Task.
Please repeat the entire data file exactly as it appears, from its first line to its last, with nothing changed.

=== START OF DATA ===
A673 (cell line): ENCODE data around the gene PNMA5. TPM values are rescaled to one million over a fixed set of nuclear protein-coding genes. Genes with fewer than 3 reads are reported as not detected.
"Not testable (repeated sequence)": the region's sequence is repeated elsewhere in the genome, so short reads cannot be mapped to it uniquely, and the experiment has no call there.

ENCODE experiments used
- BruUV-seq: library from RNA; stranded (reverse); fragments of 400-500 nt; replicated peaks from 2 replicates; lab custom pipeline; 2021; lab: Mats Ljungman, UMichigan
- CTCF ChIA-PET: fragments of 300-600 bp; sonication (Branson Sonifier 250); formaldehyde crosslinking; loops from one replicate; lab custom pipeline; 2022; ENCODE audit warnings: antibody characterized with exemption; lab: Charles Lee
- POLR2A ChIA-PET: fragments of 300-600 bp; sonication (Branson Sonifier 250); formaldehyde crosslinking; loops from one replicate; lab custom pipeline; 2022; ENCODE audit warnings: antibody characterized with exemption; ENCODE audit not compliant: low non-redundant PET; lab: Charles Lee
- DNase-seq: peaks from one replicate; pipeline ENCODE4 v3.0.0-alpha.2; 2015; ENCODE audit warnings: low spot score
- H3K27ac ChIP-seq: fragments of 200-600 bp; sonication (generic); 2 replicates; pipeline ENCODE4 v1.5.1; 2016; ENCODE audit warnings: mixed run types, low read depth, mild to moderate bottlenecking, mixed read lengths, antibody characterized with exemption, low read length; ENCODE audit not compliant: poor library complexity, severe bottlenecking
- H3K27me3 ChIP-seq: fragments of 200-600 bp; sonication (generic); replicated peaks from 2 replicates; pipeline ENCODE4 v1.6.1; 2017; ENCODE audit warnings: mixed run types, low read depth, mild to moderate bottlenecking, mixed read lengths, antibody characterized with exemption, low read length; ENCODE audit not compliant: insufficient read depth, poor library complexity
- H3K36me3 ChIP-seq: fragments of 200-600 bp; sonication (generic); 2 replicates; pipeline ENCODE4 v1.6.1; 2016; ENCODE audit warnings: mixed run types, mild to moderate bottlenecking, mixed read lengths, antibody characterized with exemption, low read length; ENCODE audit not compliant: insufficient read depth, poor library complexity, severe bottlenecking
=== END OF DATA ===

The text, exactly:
A673 (cell line): ENCODE data around the gene PNMA5. TPM values are rescaled to one million over a fixed set of nuclear protein-coding genes. Genes with fewer than 3 reads are reported as not detected.
"Not testable (repeated sequence)": the region's sequence is repeated elsewhere in the genome, so short reads cannot be mapped to it uniquely, and the experiment has no call there.

ENCODE experiments used
- BruUV-seq: library from RNA; stranded (reverse); fragments of 400-500 nt; replicated peaks from 2 replicates; lab custom pipeline; 2021; lab: Mats Ljungman, UMichigan
- CTCF ChIA-PET: fragments of 300-600 bp; sonication (Branson Sonifier 250); formaldehyde crosslinking; loops from one replicate; lab custom pipeline; 2022; ENCODE audit warnings: antibody characterized with exemption; lab: Charles Lee
- POLR2A ChIA-PET: fragments of 300-600 bp; sonication (Branson Sonifier 250); formaldehyde crosslinking; loops from one replicate; lab custom pipeline; 2022; ENCODE audit warnings: antibody characterized with exemption; ENCODE audit not compliant: low non-redundant PET; lab: Charles Lee
- DNase-seq: peaks from one replicate; pipeline ENCODE4 v3.0.0-alpha.2; 2015; ENCODE audit warnings: low spot score
- H3K27ac ChIP-seq: fragments of 200-600 bp; sonication (generic); 2 replicates; pipeline ENCODE4 v1.5.1; 2016; ENCODE audit warnings: mixed run types, low read depth, mild to moderate bottlenecking, mixed read lengths, antibody characterized with exemption, low read length; ENCODE audit not compliant: poor library complexity, severe bottlenecking
- H3K27me3 ChIP-seq: fragments of 200-600 bp; sonication (generic); replicated peaks from 2 replicates; pipeline ENCODE4 v1.6.1; 2017; ENCODE audit warnings: mixed run types, low read depth, mild to moderate bottlenecking, mixed read lengths, antibody characterized with exemption, low read length; ENCODE audit not compliant: insufficient read depth, poor library complexity
- H3K36me3 ChIP-seq: fragments of 200-600 bp; sonication (generic); 2 replicates; pipeline ENCODE4 v1.6.1; 2016; ENCODE audit warnings: mixed run types, mild to moderate bottlenecking, mixed read lengths, antibody characterized with exemption, low read length; ENCODE audit not compliant: insufficient read depth, poor library complexity, severe bottlenecking